Mold In House Health Risks (Toxicity, Allergies, Asthma)

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Finding mold in your house can be alarming. Your first thought might be to look for structural damage to your house or worry about water leaks in the walls, but did you know that mold in your house can pose a risk to your health.

Besides mold’s disturbing appearance and varied colors, it can cause health risks to healthy and sensitive individuals. Mold can cause allergy symptoms and be a cause of asthma.

Mold toxicity, from inhaling mold spores for a sustained time, can cause numerous symptoms that can affect concentration, anxiety, and insomnia among others.

I grew up with allergies and mold was problematic. I found it in my bedroom and in the bathroom. In the sections below I’ll share my experience with mold allergy and symptoms. We’ll discuss the symptoms of mold toxicity, allergy, and asthma.

Why Does Mold Growth Occur In Homes

Mold growth isn’t unusual to see in homes across the U.S. It grows where there is adequate moisture, low ventilation, and in dark areas of the house. Moisture can develop from air humidity or a water leak.

The most common place to see mold growth in homes is the bathroom, where frequent showers create humidity. Basements are also a place to find mold growing because there is a lack of air circulation and higher humidity.

To a smaller degree mold can be found near the edges of windows where condensation provides the moisture mold needs.

Related: Signs of Mold In Your House

Mold appears in various colors. Isn’t it interesting that you can find, brown, black, yellow and green colored mold (almost the entire rainbow)?

Mold is a fungus and doesn’t have a problem growing on walls, couches, floors or ceilings. Provided it has moisture, mold can grow, and release spores which allow it to reproduce.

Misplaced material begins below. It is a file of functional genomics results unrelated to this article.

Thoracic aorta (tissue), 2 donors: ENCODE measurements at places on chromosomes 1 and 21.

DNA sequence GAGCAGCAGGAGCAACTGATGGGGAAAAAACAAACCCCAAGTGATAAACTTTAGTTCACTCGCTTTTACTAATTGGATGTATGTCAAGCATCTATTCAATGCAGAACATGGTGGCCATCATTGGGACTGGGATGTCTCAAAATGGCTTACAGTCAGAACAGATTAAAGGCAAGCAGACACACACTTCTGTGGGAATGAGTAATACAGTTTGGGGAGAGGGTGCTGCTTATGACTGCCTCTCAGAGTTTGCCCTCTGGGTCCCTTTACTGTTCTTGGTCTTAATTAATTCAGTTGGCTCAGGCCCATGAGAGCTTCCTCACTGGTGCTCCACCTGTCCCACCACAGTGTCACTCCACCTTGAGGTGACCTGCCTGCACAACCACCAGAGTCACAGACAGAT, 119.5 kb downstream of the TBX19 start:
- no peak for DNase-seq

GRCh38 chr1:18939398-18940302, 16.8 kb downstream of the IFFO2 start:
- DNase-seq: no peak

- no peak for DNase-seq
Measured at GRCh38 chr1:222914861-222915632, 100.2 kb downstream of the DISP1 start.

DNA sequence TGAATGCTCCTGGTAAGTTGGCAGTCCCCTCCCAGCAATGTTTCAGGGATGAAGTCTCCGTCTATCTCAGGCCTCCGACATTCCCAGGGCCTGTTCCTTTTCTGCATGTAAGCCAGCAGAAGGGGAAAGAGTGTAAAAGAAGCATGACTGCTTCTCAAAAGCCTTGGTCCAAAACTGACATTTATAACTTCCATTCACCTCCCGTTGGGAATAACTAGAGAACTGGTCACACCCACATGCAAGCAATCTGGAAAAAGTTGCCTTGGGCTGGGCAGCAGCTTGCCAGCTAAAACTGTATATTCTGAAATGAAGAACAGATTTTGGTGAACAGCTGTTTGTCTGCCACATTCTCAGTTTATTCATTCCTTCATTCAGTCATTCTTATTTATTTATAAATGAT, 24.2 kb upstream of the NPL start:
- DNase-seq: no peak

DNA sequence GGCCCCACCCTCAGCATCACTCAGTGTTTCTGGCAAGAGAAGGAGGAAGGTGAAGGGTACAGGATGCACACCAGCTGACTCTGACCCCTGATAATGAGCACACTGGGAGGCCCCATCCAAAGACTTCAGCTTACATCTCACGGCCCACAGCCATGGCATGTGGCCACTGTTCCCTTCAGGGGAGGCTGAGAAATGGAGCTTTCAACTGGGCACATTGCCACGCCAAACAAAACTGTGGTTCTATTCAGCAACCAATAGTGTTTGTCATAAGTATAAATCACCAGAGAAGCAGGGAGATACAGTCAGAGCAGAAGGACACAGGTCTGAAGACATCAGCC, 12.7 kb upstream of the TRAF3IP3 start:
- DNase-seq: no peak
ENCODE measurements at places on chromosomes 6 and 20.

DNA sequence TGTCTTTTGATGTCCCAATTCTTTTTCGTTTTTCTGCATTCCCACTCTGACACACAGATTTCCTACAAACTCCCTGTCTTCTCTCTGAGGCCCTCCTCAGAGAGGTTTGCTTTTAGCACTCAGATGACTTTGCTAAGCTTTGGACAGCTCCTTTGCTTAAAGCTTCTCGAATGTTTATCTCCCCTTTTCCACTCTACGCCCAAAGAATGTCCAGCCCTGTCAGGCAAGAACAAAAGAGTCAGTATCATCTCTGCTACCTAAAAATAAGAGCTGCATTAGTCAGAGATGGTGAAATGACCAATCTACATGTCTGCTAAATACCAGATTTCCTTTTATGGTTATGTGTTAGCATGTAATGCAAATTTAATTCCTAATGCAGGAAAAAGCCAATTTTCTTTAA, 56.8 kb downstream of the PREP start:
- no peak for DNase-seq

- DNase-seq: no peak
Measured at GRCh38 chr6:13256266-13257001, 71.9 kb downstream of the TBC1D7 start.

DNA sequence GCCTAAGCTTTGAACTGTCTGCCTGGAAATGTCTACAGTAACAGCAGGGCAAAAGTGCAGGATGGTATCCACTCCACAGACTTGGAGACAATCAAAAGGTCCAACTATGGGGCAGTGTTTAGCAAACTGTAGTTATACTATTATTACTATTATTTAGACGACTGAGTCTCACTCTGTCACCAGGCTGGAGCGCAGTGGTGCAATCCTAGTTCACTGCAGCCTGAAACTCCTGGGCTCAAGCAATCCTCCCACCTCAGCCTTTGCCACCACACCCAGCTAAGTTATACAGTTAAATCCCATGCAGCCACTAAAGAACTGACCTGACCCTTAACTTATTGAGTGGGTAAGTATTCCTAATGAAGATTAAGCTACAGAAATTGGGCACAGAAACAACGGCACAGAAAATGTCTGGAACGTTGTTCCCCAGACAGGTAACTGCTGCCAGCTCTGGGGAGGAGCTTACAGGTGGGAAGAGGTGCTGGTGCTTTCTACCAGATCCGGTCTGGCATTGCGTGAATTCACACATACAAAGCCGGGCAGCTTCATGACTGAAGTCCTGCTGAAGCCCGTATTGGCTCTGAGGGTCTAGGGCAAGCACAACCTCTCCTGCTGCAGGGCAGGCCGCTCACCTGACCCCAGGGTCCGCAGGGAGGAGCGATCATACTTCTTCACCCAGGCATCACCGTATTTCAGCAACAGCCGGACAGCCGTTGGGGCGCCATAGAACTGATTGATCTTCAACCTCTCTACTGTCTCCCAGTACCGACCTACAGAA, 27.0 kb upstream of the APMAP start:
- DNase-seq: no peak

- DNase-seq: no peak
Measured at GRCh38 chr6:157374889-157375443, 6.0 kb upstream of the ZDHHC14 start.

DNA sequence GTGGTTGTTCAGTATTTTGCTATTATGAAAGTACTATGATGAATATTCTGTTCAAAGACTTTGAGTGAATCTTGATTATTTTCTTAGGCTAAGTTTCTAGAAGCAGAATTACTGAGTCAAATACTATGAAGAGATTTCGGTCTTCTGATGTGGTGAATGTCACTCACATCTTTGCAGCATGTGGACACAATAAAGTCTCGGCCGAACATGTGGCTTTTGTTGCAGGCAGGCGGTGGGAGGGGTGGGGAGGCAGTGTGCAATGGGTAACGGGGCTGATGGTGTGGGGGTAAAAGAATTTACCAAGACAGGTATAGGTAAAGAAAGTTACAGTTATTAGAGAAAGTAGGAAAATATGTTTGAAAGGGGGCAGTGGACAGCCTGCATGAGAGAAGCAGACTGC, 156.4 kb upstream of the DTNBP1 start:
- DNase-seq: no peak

Spores are actually what cause our health problems. The tiny spores can’t be seen by the naked eye, but they can float effortlessly in the air and enter our airways.

Mold Health Risk #1: Toxicity

Most people don’t understand what mold toxicity is or how it occurs. Due to a general lack of understanding, mold toxicity is often under-diagnosed.

Mold toxicity occurs as an illness when the amount of mold in our bloodstream is high. Some people have a genetic predisposition to mold toxicity because they don’t adequately process bio-toxins from their body.

Mold can exist in a house and only affect one person who has the sensitivity. It’s estimated that 1/4th of the population has a genetic predisposition to mold toxicity.

The symptoms of mold toxicity are alarming. They affect the brain and can cause:

  • Depression
  • Anxiety
  • Foggy mind
  • Trouble concentrating
  • Insomnia

If you’re battling some of these symptoms you may feel like you’re insane.

What if it was mold that caused you to be depressed and not a problem with a chemical imbalance? What if your attention deficit disorder didn’t need to be treated with a pill and could be treated by dealing with a mold allergy?

These are things to consider and they could be brought up with a physician.

Mold Health Risk #2: Allergy

A more common health risk for mold is an allergy. When mold grows outdoors it doesn’t have the same effect as when it’s inside. Homes are often closed off to the air outside and if windows and doors are kept shut, mold spores have nowhere to go.

Growing up I always noticed a small amount of mold on the bathroom ceiling and on my bedroom window seal. I never realized that mold allergy could be affecting my health.

Although I was allergic to other allergens too (dust mites, pollen, and pets) I could have reduced my allergy symptoms by doing a better job of cleaning mold in the house.  My worst symptoms were itchy skin, eczema, watery eyes, and snoring.